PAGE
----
“Just Like Daddy’s”

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This morning I became a veritable barber in a dead-heading spree.

Front garden from my window

I began with the prolific Japanese anemones in the front garden.

Japanese anemones 1

As I look out of my sitting room window each morning, I think of that excellent blogging poet Pleasant Street, who commented recently that she preferred to see older blooms alongside the fresh ones, “like life”. Although our reason for dead-heading is not vicariously to deny the effects of ageing, but rather to promote new growth, Pleasant certainly has a point. In deference to that I have left the blooms immediately in view to nature.

I also gathered up some of the branches broken by the winds. As the day continued the winds gradually returned to approach the 60 m.p.h. expected this evening.

Palm Bed

Remarkably little damage has so far been incurred. Here are the Palm Bed;

View from circular brickworkKitchen Bed corner

the corners at the house end of the Brick Path;

Gazebo Path

the Gazebo Path;

Elizabeth's Bed

Elizabeth’s Bed;

Solanum and clematis

the solanum and clematis draped on the dead tree;

Dahlias 1

perked-up dahlias;

Petunias and begonias

petunias and begonias in large pots;

Chrysanthemums

chrysanthemums;

Rose Gloriana

and rose Gloriana.

Small white butterfly on verbena bonarensis 2

The Small White butterflies flitted around everywhere.

Molly's Den display 1Molly's Den display 3Molly's Den display 4Molly's Den display 5Party dresses

This afternoon Elizabeth visited and we took a trip to Molly’s Den, where I photographed a few random displays.

Molly's Den display 2

Not quite so random was this scene, taking me back to one Christmas in the 1980s.

Ironing board

Louisa would have been about six or seven when Jessica and I bought her an ironing board. “Just like Daddy’s”, was her delighted cry.

This evening, before Elizabeth returned home, we dined on Jackie’s perfect pork paprika and wild rice. Jackie drank Hoegaarden and my sister and I drank more of the Fleurie.

The Crane

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This morning Shelly and Ron visited with more presents for Jackie. We sat talking on the patio before conducting the obligatory garden tour.

Poplar

The poplar, of which I featured a close-up yesterday, made a pleasing back drop to our conversation.

rose Just Joey

Also yesterday I photographed Just Joey before he had come into his full splendour, which he had done today.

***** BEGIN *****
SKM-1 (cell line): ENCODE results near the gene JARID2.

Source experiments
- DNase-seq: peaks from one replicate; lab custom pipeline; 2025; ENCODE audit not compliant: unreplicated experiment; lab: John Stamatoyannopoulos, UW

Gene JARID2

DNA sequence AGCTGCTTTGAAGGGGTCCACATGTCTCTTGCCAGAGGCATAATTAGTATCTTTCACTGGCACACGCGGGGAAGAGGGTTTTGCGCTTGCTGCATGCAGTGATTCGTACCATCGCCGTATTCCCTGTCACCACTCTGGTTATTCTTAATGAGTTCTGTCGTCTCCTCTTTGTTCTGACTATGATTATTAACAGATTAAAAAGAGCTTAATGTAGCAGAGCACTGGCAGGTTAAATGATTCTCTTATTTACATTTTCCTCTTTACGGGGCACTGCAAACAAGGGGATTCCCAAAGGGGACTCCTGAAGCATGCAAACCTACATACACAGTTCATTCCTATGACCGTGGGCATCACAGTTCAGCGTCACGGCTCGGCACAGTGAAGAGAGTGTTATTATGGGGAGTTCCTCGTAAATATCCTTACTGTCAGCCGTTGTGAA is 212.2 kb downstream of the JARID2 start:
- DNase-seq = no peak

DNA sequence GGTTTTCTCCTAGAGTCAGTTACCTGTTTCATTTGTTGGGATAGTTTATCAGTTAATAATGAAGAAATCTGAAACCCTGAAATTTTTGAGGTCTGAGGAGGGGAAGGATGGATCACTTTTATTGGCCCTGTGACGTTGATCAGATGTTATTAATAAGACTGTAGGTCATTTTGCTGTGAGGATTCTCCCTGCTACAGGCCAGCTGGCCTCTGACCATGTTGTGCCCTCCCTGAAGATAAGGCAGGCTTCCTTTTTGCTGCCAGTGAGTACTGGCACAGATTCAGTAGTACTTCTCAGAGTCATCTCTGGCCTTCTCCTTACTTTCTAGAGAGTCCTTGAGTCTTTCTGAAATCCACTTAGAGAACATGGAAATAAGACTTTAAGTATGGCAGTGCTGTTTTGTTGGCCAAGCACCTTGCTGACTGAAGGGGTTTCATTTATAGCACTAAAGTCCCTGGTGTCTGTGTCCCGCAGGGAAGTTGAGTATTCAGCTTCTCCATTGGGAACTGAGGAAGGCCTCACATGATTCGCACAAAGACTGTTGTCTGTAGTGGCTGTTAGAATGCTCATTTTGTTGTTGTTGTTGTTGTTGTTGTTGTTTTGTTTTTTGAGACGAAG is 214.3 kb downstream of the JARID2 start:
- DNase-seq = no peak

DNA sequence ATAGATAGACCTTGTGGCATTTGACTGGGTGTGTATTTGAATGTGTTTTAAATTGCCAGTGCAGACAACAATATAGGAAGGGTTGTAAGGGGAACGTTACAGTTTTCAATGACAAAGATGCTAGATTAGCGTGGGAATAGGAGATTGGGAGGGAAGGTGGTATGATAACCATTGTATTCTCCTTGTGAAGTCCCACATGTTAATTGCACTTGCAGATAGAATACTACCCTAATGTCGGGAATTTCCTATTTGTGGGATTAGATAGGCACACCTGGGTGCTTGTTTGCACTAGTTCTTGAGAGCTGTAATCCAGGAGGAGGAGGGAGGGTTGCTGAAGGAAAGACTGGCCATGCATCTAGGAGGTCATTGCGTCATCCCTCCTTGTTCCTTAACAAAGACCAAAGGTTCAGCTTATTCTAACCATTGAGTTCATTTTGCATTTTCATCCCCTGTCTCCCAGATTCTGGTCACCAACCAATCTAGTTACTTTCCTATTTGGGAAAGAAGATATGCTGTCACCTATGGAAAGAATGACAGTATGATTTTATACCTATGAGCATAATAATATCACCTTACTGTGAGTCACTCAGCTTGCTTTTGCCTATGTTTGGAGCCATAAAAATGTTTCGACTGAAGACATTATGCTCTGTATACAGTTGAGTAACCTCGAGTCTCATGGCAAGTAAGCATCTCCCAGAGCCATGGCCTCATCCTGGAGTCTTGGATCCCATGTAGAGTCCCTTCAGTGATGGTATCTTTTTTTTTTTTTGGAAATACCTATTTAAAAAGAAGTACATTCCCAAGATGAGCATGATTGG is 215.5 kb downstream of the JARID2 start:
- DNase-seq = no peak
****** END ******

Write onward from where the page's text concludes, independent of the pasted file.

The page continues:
rose Flower Power

Quite nearby, Flower Power, finally released from the being the Big Beast’s convenience, is demonstrating its vigour for the first time.

Shelly smelling rosa gallica

Shelly bent to experience the full fragrance of stripy Rosa Gallica,

Rosa gallica and Laura Ford

sharing it’s bed with the glowing Laura Ford;

Jackie and Shelly

and, later, looked aloft to admire the budding Wedding Day smothering the Agriframes Arch.

Allium

Finally, Jackie proudly showed her sister that the spindly little allium she had last year transplanted from beneath a prised-up brick in the path had, emulating Hans Christian Andersen’s Ugly Duckling, developed into a beautiful swan-necked crane.

After a routine tidying session, we took a trip to Molly’s Den. Jackie has hankered for a couple of stone window boxes with which to replace the plastic ones that sat on the stone wall at the front of the house, except when they were blown down. She suggested that would be what she would like for her birthday. We began at that antiques emporium.

Stone window boxes

These two stood immediately inside the doorway. Obviously we bought them.

But, really! Two stone troughs for a birthday present! That had only ever been subterfuge on my part. While the Head Gardener went looking to make sure they were no better ones among the many other displays, I searched for something that would be a bit more of a surprise.

Gangway

This vast, hangar-like, warehouse is separated into cubicles and smaller display cabinets linked by gangways like this one.

Clothes - second hand

There’s not much you can’t find here; retro and vintage clothing;

Furnishings

furniture and furnishings;

Garden tools etc

garden tools and kitchenalia;

Baskets, kettles, etc

baskets and kettles;

Wedding flowers

bridal accoutrements;

Jackie in rocking chair 1

and a rocking chair.Jackie in rocking chair 2

Now, in situ, underneath the wisteria arbour, isn’t that a more suitable present?

Stone window boxes planted up

Needless to say, it was essential that the window boxes be potted up post haste.

This evening we joined Becky and Ian at the Crown Inn at Everton for a birthday dinner. The food, the service, and the ambience were all excellent. I enjoyed well-filled steak and kidney pudding, crisp chips, and perfectly cooked fine slivers of broccoli and carrots wrapped in a tender cabbage leaf, followed by unbelievably light and moist bread and butter pudding in creme anglaise. I drank a pint of Doom Bar followed by a glass of Delcoeur vin de l;Herault. Should any of the other three feel inclined to report on their meal, I invite them to do so in a comment.

Jackie was given a joint present from Becky, Ian, Mat, and Tess, in the form of a quite magnificent owl. I will photograph this bird when it has been placed in the garden.